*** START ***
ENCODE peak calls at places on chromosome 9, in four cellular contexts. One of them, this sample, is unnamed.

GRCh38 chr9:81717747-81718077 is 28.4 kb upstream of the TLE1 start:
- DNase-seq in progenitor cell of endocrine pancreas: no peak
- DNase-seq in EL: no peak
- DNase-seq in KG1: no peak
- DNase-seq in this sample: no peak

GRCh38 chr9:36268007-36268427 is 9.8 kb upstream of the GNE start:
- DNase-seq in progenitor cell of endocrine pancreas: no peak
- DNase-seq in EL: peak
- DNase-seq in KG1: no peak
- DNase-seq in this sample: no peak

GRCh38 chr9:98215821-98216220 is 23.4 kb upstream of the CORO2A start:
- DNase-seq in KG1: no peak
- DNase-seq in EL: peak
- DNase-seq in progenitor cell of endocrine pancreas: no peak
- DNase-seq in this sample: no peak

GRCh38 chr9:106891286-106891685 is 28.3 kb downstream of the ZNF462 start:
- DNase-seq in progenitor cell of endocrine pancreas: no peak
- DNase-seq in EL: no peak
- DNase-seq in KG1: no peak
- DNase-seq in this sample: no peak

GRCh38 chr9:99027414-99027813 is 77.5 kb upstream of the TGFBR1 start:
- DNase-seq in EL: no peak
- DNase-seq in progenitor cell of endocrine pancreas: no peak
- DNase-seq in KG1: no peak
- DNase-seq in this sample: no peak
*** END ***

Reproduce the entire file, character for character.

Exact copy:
ENCODE peak calls at places on chromosome 9, in four cellular contexts. One of them, this sample, is unnamed.

GRCh38 chr9:81717747-81718077 is 28.4 kb upstream of the TLE1 start:
- DNase-seq in progenitor cell of endocrine pancreas: no peak
- DNase-seq in EL: no peak
- DNase-seq in KG1: no peak
- DNase-seq in this sample: no peak

GRCh38 chr9:36268007-36268427 is 9.8 kb upstream of the GNE start:
- DNase-seq in progenitor cell of endocrine pancreas: no peak
- DNase-seq in EL: peak
- DNase-seq in KG1: no peak
- DNase-seq in this sample: no peak

GRCh38 chr9:98215821-98216220 is 23.4 kb upstream of the CORO2A start:
- DNase-seq in KG1: no peak
- DNase-seq in EL: peak
- DNase-seq in progenitor cell of endocrine pancreas: no peak
- DNase-seq in this sample: no peak

GRCh38 chr9:106891286-106891685 is 28.3 kb downstream of the ZNF462 start:
- DNase-seq in progenitor cell of endocrine pancreas: no peak
- DNase-seq in EL: no peak
- DNase-seq in KG1: no peak
- DNase-seq in this sample: no peak

GRCh38 chr9:99027414-99027813 is 77.5 kb upstream of the TGFBR1 start:
- DNase-seq in EL: no peak
- DNase-seq in progenitor cell of endocrine pancreas: no peak
- DNase-seq in KG1: no peak
- DNase-seq in this sample: no peak